11. The apparatus of claim 1, wherein each of said sources of said received non-translated packets is identified by a router identification and an IP address.
12. The apparatus of claim 1, wherein n is at least sixty-four.
13. The apparatus of claim 1, wherein each of said n NAT processors is running a plurality of NAT instances, with its said network address translation operations being distributed among its said plurality of NAT instances.
14. The apparatus of claim 1, wherein each of said n NAT processors is configured to translate received translated packets only having source addresses in its said assigned space of translated source addresses.
15. The apparatus of claim 1, wherein said translation of non-translated packets that are Internet Control Message Protocol (ICMP) packets includes inserting a port number in the Information Field of the translated packet so that corresponding received NAT-translated echo response packets will include said inserted port number for use in appropriately distributing said received NAT-translated echo response packets to said n NAT processors.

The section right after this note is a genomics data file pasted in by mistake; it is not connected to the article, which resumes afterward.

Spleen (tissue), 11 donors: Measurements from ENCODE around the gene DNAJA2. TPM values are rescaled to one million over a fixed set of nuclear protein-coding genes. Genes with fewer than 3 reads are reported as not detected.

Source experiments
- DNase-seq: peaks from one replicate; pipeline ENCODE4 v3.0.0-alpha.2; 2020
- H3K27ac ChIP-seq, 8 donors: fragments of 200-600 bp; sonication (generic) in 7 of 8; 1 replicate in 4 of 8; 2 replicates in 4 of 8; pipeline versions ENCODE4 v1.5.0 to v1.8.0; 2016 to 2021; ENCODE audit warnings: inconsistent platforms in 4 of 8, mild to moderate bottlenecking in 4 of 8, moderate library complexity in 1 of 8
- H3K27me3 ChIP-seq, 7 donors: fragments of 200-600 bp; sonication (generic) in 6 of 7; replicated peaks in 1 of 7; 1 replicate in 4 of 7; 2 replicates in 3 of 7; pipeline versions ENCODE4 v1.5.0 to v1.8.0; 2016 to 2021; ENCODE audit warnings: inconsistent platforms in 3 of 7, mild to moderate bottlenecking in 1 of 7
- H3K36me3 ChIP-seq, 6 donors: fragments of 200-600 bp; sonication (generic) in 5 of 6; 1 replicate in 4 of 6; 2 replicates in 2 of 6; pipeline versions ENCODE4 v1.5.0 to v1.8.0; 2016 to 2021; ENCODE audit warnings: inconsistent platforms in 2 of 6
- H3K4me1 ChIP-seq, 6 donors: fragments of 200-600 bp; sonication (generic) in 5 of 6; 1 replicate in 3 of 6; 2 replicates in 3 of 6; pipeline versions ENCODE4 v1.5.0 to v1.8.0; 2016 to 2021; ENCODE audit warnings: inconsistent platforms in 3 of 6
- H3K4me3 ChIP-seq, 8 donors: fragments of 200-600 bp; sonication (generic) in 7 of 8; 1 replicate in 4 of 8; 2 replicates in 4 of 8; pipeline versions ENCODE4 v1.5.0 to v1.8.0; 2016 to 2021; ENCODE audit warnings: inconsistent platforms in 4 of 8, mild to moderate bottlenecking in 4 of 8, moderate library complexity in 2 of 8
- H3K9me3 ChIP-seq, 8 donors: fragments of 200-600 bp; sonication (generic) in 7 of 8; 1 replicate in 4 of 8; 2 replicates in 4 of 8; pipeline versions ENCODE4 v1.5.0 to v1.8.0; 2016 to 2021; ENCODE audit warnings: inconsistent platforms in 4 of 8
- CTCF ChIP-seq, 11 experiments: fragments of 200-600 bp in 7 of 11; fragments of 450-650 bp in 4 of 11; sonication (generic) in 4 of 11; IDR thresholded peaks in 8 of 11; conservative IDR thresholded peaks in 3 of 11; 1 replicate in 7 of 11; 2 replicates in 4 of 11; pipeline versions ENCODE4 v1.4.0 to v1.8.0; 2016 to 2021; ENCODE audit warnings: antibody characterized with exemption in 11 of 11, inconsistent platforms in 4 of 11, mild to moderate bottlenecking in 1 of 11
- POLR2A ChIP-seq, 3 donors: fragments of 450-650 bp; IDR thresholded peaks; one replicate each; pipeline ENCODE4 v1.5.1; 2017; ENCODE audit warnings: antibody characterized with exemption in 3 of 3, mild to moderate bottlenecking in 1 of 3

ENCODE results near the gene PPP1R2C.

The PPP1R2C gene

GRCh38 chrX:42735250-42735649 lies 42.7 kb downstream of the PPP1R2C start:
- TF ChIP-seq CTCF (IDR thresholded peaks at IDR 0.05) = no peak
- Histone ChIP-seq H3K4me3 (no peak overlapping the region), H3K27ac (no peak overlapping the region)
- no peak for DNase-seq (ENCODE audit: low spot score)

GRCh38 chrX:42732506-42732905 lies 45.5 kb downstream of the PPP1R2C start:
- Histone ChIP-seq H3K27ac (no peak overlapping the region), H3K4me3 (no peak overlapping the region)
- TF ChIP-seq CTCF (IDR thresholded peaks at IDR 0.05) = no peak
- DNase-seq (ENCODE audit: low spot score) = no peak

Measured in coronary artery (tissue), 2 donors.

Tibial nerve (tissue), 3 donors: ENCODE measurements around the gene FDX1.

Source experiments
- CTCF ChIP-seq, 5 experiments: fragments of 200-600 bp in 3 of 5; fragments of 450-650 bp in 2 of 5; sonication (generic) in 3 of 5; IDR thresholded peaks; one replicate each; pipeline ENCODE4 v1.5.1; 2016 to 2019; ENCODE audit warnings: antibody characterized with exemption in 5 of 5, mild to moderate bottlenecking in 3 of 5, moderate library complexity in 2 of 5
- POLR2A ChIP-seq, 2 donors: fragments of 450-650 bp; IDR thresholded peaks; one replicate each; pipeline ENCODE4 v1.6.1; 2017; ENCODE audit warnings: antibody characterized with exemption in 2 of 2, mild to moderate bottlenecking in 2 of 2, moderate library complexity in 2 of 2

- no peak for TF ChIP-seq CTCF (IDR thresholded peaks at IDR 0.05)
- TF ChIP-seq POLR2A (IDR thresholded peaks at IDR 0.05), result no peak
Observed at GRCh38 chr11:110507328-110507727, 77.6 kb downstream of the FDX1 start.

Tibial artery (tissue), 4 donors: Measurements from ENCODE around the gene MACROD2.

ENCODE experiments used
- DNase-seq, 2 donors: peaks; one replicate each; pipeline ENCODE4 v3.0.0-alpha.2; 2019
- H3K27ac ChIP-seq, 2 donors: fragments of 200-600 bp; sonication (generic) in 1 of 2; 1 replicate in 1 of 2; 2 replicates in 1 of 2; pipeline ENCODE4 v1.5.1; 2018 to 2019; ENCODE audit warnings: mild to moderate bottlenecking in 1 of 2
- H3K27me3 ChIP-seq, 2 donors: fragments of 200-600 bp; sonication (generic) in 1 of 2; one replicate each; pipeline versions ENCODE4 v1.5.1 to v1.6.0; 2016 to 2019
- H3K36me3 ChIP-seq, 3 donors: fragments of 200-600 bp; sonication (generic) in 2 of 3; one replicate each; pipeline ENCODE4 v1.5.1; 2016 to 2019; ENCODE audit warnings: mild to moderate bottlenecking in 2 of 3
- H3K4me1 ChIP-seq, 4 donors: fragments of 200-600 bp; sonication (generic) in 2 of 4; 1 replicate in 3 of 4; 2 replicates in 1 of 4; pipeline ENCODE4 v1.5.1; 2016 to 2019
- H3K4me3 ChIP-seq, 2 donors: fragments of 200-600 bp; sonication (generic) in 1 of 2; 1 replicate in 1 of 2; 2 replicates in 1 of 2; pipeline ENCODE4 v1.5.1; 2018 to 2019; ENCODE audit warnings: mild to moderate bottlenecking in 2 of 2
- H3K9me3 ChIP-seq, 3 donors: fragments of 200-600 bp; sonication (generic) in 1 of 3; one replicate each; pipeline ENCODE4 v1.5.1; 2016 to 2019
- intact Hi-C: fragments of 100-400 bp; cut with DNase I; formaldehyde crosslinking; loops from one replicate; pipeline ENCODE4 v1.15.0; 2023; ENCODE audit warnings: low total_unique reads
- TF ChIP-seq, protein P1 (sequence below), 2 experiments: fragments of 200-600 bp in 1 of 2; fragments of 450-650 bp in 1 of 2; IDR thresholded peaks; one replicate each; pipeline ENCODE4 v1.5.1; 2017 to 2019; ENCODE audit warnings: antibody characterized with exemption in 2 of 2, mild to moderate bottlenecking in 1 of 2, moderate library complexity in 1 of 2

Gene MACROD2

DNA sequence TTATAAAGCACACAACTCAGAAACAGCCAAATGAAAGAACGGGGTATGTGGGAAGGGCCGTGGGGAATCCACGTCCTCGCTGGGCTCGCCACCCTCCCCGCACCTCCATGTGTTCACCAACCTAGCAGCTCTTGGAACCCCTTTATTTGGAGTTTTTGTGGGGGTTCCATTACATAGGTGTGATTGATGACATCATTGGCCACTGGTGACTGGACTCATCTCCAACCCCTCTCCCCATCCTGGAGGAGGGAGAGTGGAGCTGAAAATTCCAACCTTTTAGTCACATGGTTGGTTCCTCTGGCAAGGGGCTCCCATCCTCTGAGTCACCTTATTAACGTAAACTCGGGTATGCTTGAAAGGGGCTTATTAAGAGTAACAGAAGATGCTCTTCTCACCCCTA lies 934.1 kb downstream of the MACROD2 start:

16. A method, comprising: network address translating, by an apparatus, a source address of a plurality of packets of a plurality of streams of packets by their respective assigned network address translation (NAT) instance of n NAT instances, with n being greater than one, wherein a stream corresponding to a particular packet is identified by a particular source address of the particular packet; and wherein the address space of said source addresses of the plurality of streams of packets is approximately evenly partitioned into n portions with each portion being assigned to a single different one of said n NAT instances; and wherein said network address translating includes selecting a new translated source address for each identifiable packet of the plurality of packets and forwarding a translated packet, representing said identifiable packet, including the new translated source address as the source address of the translated packet; wherein the space of said translated source addresses to use is partitioned approximately equally among said n NAT instances, and such that each said translated source address, when used in identifying a source of a received translated packet received by the apparatus, readily maps to a particular NAT instance of said n NAT instances that was used to said translate the corresponding said source address into said translated source address.